Three decades after his last U.S. Senate run, Democrat Walter Mondale is starting a five-day whirlwind campaign as the replacement for the late senator Paul Wellstone of Minnesota in a race that could determine the balance of power in Washington. The former vice president officially began his campaign Wednesday evening, setting up a race against Republican Norm Coleman, the former mayor of St. Paul. Coleman was hand-picked by the White House to run against Wellstone, who died in a plane crash last week.
The former vice president mentioned his support of gay rights in a speech Wednesday night announcing his official candidacy. "I will fight as I always have for minorities of all races and religions and sexual orientation who deserve to share in the fullness of American life," he said as he accepted Minnesota Democrats' nomination. "In these few remaining days--and how few they are--Joan and I will travel our state. I'm asking everyone who's listening to us tonight: Please give us your help." He had a full schedule planned for Thursday, with several hours blocked off from campaigning to attend another funeral for one of the people who died in the crash.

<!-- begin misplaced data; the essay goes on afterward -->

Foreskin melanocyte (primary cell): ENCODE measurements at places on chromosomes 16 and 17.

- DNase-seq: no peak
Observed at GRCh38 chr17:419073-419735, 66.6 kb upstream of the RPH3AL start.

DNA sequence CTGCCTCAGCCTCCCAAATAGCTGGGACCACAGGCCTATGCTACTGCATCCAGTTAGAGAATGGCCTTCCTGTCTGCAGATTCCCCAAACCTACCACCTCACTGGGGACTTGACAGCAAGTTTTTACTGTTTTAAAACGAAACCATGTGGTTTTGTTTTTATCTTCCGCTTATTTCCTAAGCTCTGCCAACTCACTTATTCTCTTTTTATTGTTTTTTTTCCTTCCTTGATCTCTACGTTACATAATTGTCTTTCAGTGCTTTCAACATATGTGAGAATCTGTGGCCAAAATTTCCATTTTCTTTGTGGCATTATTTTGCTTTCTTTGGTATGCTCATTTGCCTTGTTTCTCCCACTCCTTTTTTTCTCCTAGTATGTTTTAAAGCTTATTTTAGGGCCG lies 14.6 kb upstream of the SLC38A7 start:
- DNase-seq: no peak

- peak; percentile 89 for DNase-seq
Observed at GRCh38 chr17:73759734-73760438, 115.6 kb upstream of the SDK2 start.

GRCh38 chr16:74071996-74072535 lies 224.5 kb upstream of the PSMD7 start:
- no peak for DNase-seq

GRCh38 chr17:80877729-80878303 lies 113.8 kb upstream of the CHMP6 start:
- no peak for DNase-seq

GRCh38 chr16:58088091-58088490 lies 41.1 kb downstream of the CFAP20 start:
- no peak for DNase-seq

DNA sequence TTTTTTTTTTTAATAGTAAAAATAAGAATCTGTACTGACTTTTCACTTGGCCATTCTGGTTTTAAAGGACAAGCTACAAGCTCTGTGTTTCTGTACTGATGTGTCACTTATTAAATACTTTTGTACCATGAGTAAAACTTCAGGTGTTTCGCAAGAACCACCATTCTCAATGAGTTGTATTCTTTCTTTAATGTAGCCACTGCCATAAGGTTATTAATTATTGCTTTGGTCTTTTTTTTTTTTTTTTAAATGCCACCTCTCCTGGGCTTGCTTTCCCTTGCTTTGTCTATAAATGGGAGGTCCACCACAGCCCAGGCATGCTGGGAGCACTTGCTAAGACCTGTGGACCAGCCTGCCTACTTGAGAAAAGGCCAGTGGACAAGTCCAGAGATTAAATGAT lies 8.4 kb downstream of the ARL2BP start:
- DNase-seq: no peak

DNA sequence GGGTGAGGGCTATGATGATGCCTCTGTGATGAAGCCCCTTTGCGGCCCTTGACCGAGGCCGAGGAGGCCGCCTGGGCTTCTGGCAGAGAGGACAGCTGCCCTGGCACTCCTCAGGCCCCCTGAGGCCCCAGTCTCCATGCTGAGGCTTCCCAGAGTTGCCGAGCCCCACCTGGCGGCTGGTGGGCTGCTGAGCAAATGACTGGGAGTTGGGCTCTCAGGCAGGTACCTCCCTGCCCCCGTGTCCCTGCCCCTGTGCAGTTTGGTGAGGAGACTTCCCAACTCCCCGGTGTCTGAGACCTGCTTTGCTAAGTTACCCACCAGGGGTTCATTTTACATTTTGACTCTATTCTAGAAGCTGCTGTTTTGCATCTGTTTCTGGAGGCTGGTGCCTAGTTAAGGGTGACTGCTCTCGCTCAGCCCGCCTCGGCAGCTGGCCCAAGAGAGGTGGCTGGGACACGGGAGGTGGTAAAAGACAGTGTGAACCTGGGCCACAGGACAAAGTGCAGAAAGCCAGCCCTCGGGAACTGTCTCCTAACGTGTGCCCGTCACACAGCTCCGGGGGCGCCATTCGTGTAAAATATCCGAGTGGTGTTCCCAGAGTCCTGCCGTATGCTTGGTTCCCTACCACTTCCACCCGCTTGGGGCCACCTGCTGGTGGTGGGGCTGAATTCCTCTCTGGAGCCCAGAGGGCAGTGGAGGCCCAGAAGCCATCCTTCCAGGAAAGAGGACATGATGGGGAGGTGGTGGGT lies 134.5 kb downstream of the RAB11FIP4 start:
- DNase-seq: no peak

Democrats were buoyant as they nominated Mondale to run. The 74-year-old is seen as their best shot at keeping Wellstone's seat. National gay political group the Stonewall Democrats announced their support of Mondale Thursday in a statement. "He has been a champion of human rights, and he will be a partner who we can work with to advance the civil rights of gay and lesbian Americans," said Stonewall executive director Chad Johnson.
Winnie Stachelberg, political director of the Washington, D.C.-based gay rights advocacy group Human Rights Campaign, called Mondale's candidacy "good news for the GLBT community" and said HRC is throwing its support behind the candidate.
"Former vice president Mondale will carry on the legacy of equality that Paul Wellstone forged in Minnesota," she said. "HRC will immediately endorse Walter Mondale."